Spring often brings with it an eye to the future and opportunities to forge ahead with new ideas, yet there is a concurrent need for employers to also look back and ensure that they are fulfilling their end-of-year reporting obligations.
This article summarises the reporting obligations faced by employers over the coming months.
Short Term Business Visitors from overseas – filing deadline 31 May
Where an employee from an overseas parent, subsidiary or associated company visits the UK to work for the UK business, the UK business has a PAYE obligation from day 1 regardless of whether a Double Taxation Agreement (DTA) with the UK may remove a charge to income tax on their employment income.
HMRC recognises this administrative burden and allows employers to include such employees on a Short Term Business Visitor Agreement (STBVA). An STBVA means the business will not be required to operate PAYE but instead submit a report by 31 May each year to disclose information about the individuals, and support why their employment income is not taxable in the UK: the greater the time spent in the UK, the more detailed the information to be provided.
Certain business travellers are usually excluded from the STBVA, including employees of overseas branches and non-resident directors of UK companies carrying out directorship duties in the UK.
If the STBVA cannot be used, this may necessitate full UK reporting, or for a special annual PAYE Scheme to be established for individuals who are in the UK for less than 60 days in the tax year and are not liable to UK NIC. This will enable the business to report annually by 31 May each year and settle the PAYE due in a single payment at year end, rather than on a monthly basis.
The complexity is in identifying the different populations of overseas visitors and determining which rules apply in order that the correct approach to reporting is followed. Key to compliance is a robust tracking system and record keeping.
Employee Benefits and Expenses – filing deadline 6 July
Employee benefit reporting through Forms P11D is amongst the most common of tax reporting obligations but repeatedly causes problems for employers in terms of understanding what needs to be included on the forms and where. Changes to working practices in recent times, and related expenses and benefits are creating new challenges for many employers.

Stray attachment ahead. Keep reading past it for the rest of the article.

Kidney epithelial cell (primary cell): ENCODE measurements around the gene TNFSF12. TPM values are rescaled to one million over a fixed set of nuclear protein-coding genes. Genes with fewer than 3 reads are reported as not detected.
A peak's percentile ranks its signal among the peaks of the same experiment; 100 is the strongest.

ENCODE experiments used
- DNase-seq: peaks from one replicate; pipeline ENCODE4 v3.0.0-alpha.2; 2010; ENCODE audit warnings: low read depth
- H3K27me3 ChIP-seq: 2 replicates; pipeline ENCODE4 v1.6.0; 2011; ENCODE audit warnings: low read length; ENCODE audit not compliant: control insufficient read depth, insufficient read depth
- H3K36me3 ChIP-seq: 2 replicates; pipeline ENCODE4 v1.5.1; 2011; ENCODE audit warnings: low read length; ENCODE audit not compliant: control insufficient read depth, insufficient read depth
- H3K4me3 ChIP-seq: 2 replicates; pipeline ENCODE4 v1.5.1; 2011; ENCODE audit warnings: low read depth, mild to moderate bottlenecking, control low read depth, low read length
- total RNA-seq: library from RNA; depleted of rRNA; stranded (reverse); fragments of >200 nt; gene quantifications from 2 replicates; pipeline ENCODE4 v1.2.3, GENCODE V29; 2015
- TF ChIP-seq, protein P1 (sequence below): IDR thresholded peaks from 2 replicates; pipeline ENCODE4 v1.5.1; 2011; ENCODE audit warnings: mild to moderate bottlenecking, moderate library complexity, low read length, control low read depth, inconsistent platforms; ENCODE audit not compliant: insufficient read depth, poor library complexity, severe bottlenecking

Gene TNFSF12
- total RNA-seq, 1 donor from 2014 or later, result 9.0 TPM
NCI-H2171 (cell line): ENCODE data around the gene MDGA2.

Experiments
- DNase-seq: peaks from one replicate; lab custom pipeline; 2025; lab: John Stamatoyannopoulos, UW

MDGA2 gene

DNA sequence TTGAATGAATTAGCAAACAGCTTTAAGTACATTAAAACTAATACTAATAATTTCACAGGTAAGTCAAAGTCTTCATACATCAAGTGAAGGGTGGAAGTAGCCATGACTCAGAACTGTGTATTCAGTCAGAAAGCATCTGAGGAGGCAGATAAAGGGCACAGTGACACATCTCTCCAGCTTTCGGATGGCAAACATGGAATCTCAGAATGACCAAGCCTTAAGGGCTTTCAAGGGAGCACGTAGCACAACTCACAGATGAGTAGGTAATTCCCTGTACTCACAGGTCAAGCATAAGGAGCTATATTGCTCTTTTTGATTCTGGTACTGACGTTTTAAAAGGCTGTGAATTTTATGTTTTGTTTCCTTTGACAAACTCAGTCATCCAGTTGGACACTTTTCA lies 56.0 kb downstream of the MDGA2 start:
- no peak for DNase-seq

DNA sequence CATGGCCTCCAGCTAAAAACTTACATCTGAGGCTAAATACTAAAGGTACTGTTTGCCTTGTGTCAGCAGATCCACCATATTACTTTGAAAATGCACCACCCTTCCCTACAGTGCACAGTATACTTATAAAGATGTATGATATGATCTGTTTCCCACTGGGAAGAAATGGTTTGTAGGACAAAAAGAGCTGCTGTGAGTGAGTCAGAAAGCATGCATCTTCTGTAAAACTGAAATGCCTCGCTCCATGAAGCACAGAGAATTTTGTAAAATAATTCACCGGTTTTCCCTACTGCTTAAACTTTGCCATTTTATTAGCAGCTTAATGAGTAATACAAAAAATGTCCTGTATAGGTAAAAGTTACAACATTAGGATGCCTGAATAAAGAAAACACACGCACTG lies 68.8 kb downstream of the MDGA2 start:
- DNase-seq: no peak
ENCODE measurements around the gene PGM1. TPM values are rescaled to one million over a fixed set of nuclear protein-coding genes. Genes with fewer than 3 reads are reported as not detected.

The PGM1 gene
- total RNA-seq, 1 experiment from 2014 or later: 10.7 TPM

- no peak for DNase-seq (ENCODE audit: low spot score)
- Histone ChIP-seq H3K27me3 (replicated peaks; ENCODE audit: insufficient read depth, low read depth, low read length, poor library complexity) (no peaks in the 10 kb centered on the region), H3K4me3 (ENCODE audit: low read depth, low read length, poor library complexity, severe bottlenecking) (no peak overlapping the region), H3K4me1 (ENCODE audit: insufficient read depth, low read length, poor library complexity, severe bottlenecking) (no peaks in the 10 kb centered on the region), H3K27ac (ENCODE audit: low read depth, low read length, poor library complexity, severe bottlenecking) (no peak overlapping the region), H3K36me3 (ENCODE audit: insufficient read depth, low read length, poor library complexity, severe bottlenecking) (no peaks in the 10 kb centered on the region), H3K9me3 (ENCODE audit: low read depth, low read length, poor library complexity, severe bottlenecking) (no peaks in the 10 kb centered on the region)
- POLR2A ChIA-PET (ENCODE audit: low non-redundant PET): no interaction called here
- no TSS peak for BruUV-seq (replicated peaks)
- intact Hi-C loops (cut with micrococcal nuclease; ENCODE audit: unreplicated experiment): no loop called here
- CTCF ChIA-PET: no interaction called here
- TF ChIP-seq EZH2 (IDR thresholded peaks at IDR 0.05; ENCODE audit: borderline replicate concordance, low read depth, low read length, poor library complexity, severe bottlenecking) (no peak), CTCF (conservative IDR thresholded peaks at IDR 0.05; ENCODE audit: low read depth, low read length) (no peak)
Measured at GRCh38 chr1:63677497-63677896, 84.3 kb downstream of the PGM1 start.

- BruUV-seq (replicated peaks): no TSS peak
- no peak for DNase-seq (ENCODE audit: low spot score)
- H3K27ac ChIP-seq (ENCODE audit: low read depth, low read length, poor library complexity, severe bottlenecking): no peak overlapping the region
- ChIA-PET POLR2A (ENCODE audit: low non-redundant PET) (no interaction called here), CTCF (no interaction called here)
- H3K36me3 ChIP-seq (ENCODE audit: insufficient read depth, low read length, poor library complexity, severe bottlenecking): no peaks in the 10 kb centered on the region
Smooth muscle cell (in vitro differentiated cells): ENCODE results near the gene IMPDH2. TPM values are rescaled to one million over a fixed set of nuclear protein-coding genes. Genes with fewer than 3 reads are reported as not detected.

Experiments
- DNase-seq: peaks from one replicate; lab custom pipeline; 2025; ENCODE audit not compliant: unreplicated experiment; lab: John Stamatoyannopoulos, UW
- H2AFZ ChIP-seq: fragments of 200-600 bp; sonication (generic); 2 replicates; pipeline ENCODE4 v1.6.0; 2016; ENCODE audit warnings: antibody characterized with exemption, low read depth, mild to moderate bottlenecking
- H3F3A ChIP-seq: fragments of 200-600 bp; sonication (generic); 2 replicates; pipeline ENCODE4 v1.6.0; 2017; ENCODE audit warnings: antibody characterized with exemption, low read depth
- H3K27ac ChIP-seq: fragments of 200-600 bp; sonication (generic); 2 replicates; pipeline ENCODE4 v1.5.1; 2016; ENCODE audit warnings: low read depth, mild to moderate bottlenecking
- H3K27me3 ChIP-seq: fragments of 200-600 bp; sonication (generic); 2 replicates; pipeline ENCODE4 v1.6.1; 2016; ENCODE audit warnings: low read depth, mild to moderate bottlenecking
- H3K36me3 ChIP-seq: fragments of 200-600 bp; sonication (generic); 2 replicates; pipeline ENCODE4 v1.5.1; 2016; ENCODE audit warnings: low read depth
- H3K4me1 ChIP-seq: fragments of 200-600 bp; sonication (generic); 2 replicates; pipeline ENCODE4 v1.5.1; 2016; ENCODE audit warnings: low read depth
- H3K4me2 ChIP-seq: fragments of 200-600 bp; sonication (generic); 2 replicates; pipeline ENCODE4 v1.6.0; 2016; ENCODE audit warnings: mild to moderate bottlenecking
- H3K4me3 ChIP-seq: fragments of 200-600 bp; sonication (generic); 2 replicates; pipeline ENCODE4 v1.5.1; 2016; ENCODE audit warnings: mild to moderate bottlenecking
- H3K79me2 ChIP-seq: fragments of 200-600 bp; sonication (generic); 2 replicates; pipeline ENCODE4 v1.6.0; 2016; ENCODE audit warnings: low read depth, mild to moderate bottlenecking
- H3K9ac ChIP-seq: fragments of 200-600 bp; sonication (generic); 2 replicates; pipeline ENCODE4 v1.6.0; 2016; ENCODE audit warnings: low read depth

The P11Ds must be submitted to HMRC by 6 July each year (with a copy to employees). Employers are also required to complete and return the P11D(b) which calculates employer Class 1A National Insurance Contributions (NIC) due on certain benefits, this includes benefits which have been processed via the payroll under a formal payrolling arrangement (PBIK). Complications with the tax profile of benefits or how they are calculated can cause the filing deadline to be missed or give rise to errors that require later correction e.g. not operating Class 1 NIC via payroll. All of these can give rise to penalties.
Capturing, analysing and processing the relevant data as soon as possible after the tax year end is, therefore, critical. Employers should also take the opportunity to consider whether a different means of reporting minor and irregular benefits to HMRC via a PAYE Settlement Agreement (PSA), may be more appropriate: the deadline to agree or extend a PSA for 2022/23 is also 6 July 2023.
Share Plans and Other Employment Related Securities – filing deadline 6 July
What constitutes an Employment Related Security (ERS) is interpreted widely by HMRC, and share plans or other transactions involving UK employees’ or directors’ shares and securities in the company or wider group are likely to require filing a return by 6 July each year.
Identifying all relevant transactions, how they need to be reported, and by whom is not straightforward, and time is required for this analysis before a company is in a position to file its ERS return via its HMRC PAYE account on the HMRC portal. Late returns trigger automatic penalties, and late certification of tax-advantaged schemes can have more significant consequences.
The 2022/23 reporting year also brings some additional complexities due to further mandatory fields being incorporated into the reporting; companies must now provide NI numbers and PAYE references. We anticipate that this will assist HMRC to cross-check data and where any anomalies arise, they may commence ERS compliance checks. We are already seeing HMRC increasingly looking at the correlation between payroll, corporation tax returns and ERS reporting.
Claire Murray is a director in BDO’s global employer services team